¶11 The district court issued an order requiring Mother to immediately pay the evaluator and allowing Father to amend his pleadings. Father filed an amended answer and counterpetition to modify the divorce decree by granting him sole physical and legal custody.

¶12 The following month, the district court held a telephone conference with Father's attorney and Mother, appearing pro se.1 Father's attorney explained that Mother did not pay the evaluator as ordered and had instead offered to pay $50 per month until the debt was satisfied. Based on her failure to comply with the court's order, Father asked the court to strike Mother's pleadings and enter a default judgment granting sole custody to Father.

¶13 Mother objected, insisting she was willing but unable to pay. Mother confirmed that she was able to "pay $50, ... until [she was] able to come up with the whole amount." The court explained to Mother that "it just doesn't work that way" because she had already been ordered to pay one-half of the fee immediately.

¶14 Mother again objected, saying, "Your Honor, I don't have money. I don't have money. I don't have money right now. I will pay her immediately. I am trying to come up with the funds." The court explained that taking a year or two to pay in installments was unacceptable because the case needed to move forward to trial. Mother objected again, saying, "I just got done telling you that I don't have all the funds right now." Mother insisted that she had told her former attorney that she would pay the evaluator "when she renders services," and that her former attorney had misrepresented her position to the court. The court asked again, "So you don't intend to pay your half of the fee to [the evaluator]?" At that point, Mother suggested that it might be easier for her to communicate in Spanish and offered to respond to the court in writing, but she reiterated, "I'm saying I will pay her as soon as I come up with the full amount. I'm not refusing to pay." Mother stated that she was trying to "get money from [her] kids, or a loan for [her] house" and would try to come up with the full amount within four to six weeks.

¶15 The court asked Father's attorney how long the case had been pending, but Mother continued speaking. Father's counsel stated that "she always interrupts" and "we've had problems with her complying with the court orders," which counsel asserted had resulted in delay. Mother continued to object, but the court stated, "All right, [Father's attorney], I'll grant your motion. We'll just strike her answer and enter a default judgment."

¶16 Following the telephone conference, the district court signed a written order, prepared by Father, stating that because Mother had "failed to comply with the Court's prior Orders, her Petition for Modification is hereby stricken and judgment shall be entered pursuant to the [Father's] Counter Petition to Modify Decree of Divorce."2 The court later entered an order modifying the divorce decree to award Father "sole legal and physical custody of the parties' minor child." The order also provided that "[Father] is to be awarded his costs and attorney fees against [Mother]."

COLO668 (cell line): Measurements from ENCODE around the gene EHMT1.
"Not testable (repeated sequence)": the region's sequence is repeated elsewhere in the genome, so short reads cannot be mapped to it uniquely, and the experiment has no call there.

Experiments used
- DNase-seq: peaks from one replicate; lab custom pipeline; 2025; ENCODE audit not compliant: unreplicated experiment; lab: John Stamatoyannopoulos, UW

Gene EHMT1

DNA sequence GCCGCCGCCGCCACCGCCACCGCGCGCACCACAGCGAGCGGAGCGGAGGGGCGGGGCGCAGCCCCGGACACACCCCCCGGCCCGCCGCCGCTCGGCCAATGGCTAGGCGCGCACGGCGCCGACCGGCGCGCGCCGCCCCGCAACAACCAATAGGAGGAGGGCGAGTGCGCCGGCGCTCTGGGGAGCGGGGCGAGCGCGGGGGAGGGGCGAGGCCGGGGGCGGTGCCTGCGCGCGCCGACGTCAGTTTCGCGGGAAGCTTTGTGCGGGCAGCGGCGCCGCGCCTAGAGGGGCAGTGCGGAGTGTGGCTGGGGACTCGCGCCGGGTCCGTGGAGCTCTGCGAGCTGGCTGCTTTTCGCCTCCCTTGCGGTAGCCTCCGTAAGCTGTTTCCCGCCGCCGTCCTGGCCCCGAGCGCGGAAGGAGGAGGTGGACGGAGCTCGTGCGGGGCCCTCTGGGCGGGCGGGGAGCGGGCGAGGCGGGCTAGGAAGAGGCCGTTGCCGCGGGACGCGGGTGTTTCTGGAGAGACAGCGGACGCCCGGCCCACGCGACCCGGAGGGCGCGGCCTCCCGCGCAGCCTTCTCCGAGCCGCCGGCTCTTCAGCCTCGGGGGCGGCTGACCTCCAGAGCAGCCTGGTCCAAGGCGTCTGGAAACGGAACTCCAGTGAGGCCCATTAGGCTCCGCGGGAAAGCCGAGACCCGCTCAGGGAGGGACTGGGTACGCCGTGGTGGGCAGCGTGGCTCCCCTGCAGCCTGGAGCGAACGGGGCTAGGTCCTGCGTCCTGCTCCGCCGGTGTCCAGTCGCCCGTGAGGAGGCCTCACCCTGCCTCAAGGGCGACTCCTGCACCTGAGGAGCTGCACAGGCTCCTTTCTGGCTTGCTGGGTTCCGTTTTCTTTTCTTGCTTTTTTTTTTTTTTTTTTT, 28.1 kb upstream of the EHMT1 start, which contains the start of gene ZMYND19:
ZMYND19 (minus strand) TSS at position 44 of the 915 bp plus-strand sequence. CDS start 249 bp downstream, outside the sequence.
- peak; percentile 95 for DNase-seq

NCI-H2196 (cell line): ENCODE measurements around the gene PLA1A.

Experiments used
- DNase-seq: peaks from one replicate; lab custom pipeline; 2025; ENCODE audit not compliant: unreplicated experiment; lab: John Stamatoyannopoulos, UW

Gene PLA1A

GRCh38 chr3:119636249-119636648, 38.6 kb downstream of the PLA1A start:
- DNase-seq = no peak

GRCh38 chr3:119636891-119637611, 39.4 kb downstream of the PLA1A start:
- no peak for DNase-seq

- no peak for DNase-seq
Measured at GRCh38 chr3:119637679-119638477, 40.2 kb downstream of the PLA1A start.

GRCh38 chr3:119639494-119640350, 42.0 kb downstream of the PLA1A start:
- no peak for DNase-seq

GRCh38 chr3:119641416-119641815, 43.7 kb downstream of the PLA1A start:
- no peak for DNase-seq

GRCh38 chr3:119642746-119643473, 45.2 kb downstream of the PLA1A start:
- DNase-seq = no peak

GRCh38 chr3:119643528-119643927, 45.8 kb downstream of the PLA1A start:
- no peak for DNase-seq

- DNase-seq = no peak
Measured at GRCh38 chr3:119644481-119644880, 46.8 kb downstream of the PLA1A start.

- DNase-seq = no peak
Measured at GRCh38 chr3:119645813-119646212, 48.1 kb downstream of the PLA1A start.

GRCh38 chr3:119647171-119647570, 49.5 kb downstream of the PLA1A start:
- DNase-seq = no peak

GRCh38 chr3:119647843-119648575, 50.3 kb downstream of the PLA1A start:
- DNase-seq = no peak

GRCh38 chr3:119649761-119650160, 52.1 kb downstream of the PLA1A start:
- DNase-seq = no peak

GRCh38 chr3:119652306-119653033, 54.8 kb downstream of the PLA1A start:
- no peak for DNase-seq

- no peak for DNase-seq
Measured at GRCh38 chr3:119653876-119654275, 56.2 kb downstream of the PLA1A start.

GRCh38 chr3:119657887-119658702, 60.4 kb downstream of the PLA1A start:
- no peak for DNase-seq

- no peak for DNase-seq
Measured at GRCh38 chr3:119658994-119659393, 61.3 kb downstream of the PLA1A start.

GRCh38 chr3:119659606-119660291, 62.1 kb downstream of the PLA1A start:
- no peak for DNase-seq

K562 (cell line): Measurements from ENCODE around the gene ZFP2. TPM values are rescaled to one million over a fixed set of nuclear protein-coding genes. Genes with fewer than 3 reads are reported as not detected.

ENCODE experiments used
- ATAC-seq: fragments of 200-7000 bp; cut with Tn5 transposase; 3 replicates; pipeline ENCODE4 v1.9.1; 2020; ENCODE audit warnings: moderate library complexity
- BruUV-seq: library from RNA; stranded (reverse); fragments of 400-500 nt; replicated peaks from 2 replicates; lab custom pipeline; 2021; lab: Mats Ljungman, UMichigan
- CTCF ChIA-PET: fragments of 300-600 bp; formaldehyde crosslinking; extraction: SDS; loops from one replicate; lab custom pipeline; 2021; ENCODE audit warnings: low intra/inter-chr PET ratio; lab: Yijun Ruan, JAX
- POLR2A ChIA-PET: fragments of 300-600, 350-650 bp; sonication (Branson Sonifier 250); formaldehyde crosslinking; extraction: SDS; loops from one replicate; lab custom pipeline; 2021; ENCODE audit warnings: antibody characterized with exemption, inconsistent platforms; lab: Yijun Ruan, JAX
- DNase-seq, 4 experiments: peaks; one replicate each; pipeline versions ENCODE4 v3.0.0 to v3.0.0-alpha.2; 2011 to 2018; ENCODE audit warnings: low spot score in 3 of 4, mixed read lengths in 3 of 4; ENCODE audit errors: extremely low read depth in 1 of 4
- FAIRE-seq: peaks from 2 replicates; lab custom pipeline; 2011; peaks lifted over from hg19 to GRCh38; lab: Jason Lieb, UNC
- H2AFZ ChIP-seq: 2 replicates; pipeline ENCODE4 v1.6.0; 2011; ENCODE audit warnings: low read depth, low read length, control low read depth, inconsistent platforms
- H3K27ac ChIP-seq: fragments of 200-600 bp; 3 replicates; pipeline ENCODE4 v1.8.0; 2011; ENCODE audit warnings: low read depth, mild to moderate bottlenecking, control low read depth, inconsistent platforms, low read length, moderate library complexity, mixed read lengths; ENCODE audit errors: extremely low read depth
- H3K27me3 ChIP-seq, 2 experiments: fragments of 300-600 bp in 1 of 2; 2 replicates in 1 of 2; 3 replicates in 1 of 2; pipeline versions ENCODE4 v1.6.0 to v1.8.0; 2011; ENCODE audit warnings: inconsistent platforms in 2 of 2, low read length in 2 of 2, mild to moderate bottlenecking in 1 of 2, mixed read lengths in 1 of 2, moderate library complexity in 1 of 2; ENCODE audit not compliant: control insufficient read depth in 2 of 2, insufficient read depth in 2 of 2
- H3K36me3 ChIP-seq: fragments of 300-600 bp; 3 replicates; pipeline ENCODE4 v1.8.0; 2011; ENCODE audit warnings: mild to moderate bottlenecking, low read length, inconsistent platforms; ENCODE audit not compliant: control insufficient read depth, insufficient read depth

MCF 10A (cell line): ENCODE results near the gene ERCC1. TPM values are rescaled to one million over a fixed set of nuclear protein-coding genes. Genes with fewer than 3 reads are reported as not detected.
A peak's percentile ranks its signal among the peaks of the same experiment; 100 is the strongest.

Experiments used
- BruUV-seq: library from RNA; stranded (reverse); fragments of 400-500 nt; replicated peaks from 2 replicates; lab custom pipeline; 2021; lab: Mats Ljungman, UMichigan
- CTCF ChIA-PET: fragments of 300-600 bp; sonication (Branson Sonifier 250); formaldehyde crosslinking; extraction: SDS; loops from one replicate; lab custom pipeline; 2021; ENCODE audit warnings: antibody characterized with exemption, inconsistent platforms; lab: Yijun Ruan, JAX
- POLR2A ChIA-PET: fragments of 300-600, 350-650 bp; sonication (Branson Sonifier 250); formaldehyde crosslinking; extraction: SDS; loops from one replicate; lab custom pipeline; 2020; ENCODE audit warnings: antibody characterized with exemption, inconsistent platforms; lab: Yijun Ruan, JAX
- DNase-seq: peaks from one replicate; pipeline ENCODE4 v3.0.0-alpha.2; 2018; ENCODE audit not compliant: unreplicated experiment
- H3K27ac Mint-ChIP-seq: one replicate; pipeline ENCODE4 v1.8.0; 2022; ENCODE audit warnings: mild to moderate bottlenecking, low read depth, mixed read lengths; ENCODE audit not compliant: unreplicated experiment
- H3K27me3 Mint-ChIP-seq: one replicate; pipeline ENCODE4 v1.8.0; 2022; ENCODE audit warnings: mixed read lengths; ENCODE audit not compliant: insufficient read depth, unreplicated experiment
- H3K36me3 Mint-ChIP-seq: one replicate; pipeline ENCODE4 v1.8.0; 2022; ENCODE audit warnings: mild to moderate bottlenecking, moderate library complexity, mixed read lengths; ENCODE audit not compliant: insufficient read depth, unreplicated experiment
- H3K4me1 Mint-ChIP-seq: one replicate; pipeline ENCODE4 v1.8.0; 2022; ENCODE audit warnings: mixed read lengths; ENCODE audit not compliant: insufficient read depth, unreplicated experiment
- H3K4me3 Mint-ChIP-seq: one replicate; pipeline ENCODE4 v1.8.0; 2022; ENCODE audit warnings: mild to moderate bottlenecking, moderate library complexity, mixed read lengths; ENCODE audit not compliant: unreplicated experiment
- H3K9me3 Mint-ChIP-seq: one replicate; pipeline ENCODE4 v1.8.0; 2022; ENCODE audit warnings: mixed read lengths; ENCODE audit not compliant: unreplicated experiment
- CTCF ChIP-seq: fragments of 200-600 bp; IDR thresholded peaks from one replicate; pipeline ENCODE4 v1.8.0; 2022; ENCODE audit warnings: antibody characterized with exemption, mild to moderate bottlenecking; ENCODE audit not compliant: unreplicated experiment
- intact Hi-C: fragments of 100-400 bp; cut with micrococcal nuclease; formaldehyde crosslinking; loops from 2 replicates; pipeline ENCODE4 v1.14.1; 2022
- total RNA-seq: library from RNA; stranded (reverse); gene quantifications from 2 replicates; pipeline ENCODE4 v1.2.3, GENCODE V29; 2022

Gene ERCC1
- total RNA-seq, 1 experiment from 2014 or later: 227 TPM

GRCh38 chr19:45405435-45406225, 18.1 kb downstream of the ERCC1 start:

¶17 Contemporaneously, the court entered "Findings of Fact and Conclusions of Law," drafted by Father's attorney, in which the court purported to make factual findings that (1) there was a "substantial and material change[ ] warranting the modification of the custody" and (2) the change was in the child's "best interests." These findings repeated Father's alleged facts verbatim.

¶18 Mother appealed after the modified divorce decree was entered but before the court's final order setting the amount of attorney fees.


¶19 While Mother states several issues on appeal, the substance of her arguments relates to three discrete rulings by the district court. First, she challenges the district court's decision to allow Father to amend his answer and file a counterpetition for sole physical and legal custody. "We review a district court's decision to grant an amendment of the pleadings for abuse of discretion resulting in prejudice." Swan Creek Vill. Homeowners v. Warne , 2006 UT 22, ¶ 18, 134 P.3d 1122.

¶20 Second, Mother challenges the district court's award of sole physical and legal custody to Father as a sanction for her failure to pay her share of the custody evaluator's fee. Generally, "we overturn a sanction only in cases evidencing a clear abuse of discretion." Kilpatrick v. Bullough Abatement, Inc. , 2008 UT 82, ¶ 23, 199 P.3d 957 (reviewing discovery sanctions). "An abuse of discretion may be demonstrated by showing that the district court relied on an erroneous conclusion of law or that there was no evidentiary basis for the trial court's ruling." Id. (quotation simplified).

¶21 Third, Mother challenges the award of attorney fees to Father. "The [...

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    ...Jones is a pro se litigant. "Appellate courts are generally lenient with pro se litigants," Chaparro v. Torero , 2018 UT App 181, ¶ 33, 436 P.3d 339 (cleaned up), and extend "every consideration that may reasonably be indulged," Allen v. Friel , 2008 UT 56, ¶ 11, 194 P.3d 903 (cleaned up). ......